Bodhi Day, Rohatsu: Buddhists embrace Buddha’s enlightenment

“How marvelous, I, the great earth, and all beings are naturally and simultaneously awakened.”
Buddha, upon seeing the first morning star during enlightenment

SUNDAY, DECEMBER 8: It’s the season of light for several world religions—Nativity/Advent for Christians, Hanukkah for Jews, Yule for Pagans—and today, Mahayana Buddhists join the festivities by celebrating Buddha’s enlightenment on Bodhi Day (Rohatsu, in Zen Buddhism).

For some Buddhists, Bodhi spans the entire month; in Japanese Zen monasteries, Rohatsu incorporates a week-long sesshin, or meditation retreat, during which participants spend all waking time in intense meditation. For most lay Buddhists, however, Bodhi Day is spent contemplating the Dharma, dining on tea and cake and chanting Buddhist sutras. Families with children may string colored lights or bake cookies in the shape of the Bodhi tree’s leaf, celebrating their own traditions in the midst of the holiday season. (Find more ideas at Family Dharma.)

Note: Theravada Buddhist commemorate Buddha’s enlightenment on Vesak, a holiday that collectively celebrates Buddha’s birth, enlightenment and passing into Nirvana.

The historical Buddha was born Siddhartha Guatauma in approximately the 6th century BCE (calculations vary by sect. Wikipedia has details). Born into a noble family, Siddhartha left wealth and luxury in his late 20s to seek the answer to the question: What is the root of suffering? Once he had seen the suffering of the commoners in his community, Siddhartha became determined to figure out why. He would go on to spend years in ascetic practice, retreating to the forests of India and Nepal for deep meditation. (Gain clarity in celebrating Bodhi Day in the 21st century in this article from the Huffington Post.)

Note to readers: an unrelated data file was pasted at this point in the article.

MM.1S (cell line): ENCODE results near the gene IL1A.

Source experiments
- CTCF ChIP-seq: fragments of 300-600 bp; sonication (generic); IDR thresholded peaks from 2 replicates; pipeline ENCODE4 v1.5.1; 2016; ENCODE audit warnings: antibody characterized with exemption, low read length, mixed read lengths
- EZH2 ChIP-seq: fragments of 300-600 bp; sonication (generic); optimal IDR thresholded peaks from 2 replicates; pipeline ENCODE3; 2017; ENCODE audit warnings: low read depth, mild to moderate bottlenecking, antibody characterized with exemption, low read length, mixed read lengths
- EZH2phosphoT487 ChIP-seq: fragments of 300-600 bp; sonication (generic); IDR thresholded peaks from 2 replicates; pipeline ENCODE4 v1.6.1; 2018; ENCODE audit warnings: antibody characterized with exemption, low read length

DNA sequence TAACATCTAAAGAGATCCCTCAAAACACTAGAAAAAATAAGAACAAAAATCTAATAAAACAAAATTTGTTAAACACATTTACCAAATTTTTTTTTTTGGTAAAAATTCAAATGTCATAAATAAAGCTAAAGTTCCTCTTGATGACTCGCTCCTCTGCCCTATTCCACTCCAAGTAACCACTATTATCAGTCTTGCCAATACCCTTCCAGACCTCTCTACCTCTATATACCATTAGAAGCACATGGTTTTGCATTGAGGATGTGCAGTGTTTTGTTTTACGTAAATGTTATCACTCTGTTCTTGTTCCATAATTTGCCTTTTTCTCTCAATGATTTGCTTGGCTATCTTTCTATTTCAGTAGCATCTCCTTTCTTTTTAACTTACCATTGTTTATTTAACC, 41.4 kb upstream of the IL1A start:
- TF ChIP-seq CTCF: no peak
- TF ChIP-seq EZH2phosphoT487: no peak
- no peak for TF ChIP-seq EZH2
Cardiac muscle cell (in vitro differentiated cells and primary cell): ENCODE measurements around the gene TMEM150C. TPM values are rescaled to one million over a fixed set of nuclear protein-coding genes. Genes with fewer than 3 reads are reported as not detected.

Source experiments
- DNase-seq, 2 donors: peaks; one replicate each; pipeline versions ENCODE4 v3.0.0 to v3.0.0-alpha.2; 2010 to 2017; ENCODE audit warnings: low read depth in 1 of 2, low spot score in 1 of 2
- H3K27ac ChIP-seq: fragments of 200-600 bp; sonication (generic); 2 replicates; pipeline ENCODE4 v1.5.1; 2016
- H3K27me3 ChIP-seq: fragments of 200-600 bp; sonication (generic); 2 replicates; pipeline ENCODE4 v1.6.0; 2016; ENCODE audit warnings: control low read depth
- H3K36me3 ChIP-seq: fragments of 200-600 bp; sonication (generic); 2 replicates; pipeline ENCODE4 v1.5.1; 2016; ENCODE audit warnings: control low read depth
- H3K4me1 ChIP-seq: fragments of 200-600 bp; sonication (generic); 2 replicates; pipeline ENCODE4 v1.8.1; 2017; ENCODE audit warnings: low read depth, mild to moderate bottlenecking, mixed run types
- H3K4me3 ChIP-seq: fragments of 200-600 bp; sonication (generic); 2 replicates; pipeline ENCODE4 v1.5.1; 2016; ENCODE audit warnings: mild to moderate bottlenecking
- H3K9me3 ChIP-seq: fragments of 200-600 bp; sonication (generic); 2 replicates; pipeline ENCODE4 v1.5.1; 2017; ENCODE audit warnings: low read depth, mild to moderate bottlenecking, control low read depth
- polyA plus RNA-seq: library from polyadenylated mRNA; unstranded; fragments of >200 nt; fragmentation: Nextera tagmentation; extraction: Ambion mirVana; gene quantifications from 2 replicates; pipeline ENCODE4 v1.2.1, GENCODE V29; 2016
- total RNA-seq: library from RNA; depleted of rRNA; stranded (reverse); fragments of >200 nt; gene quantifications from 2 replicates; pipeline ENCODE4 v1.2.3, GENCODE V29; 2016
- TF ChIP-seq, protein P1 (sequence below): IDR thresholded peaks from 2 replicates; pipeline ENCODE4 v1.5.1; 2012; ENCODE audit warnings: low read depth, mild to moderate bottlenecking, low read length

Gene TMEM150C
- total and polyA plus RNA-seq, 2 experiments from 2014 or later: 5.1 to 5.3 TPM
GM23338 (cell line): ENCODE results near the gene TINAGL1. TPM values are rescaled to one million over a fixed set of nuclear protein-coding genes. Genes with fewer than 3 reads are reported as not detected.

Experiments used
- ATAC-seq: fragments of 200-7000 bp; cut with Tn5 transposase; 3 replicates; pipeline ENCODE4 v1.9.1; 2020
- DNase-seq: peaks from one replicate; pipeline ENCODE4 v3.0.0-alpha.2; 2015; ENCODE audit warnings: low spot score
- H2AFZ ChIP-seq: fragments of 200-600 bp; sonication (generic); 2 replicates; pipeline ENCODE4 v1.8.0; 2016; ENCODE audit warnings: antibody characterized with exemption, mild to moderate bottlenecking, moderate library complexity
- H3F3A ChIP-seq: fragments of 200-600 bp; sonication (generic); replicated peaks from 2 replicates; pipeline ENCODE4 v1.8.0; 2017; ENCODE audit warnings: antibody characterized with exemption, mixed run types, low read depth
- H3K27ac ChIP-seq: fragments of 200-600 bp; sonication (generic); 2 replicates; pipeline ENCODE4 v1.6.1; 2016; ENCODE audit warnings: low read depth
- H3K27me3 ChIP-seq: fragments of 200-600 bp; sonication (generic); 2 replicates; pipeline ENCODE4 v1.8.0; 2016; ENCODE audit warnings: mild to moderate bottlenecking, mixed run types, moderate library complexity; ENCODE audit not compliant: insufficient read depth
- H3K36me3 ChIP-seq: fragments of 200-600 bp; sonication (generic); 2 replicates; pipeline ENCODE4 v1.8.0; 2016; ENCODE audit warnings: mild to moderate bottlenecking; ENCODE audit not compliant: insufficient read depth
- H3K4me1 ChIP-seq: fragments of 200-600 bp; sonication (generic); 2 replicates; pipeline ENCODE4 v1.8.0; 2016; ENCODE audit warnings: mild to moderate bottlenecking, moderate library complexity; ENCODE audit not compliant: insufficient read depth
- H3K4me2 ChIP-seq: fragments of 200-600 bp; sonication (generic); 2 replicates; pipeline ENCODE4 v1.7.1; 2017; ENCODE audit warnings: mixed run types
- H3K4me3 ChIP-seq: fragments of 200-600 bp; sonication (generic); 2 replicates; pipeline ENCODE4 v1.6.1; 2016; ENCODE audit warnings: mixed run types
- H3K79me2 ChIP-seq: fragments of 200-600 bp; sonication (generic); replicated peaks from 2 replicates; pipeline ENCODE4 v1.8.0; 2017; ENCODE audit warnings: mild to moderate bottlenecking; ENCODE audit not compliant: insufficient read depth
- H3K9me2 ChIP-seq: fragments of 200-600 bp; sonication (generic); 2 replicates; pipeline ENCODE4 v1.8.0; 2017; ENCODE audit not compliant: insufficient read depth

Did you know? According to 2012 polls, approximately 14 percent of Asian Americans are Buddhist.

The details leading up to Siddhartha’s enlightenment beneath the Bodhi tree vary by tradition: some believe that he made a vow to find the root of suffering, while others refer to temptations made by the god Mara (literally, Destroyer). Yet within the pages of the Pali Canon is a collection of discourses written by Buddha, describing the night of his enlightenment as occurring in three stages. (Get Buddhism fast facts at CNN.) During the first watch of the night, Siddhartha discovered the cycle of rebirth; in the second, he became aware of the Law of Karma; in the third, he understood the Four Noble Truths, and finally reached Nirvana. Upon enlightenment—at age 35—Siddhartha became a Buddha: “Awakened One,” or “Enlightened One.”


Archaeologists in Nepal recently discovered traces of a wooden structure beneath the Mayadevi temple in Lumbini—a structure believed to be the world’s oldest Buddhist shrine. (The Guardian reported.) Most intriguing to Buddhists is the fact that the structure has been scientifically dated to approximately the 6th century BCE—meaning that it could have been in existence when the historical Buddha was born at the temple site.

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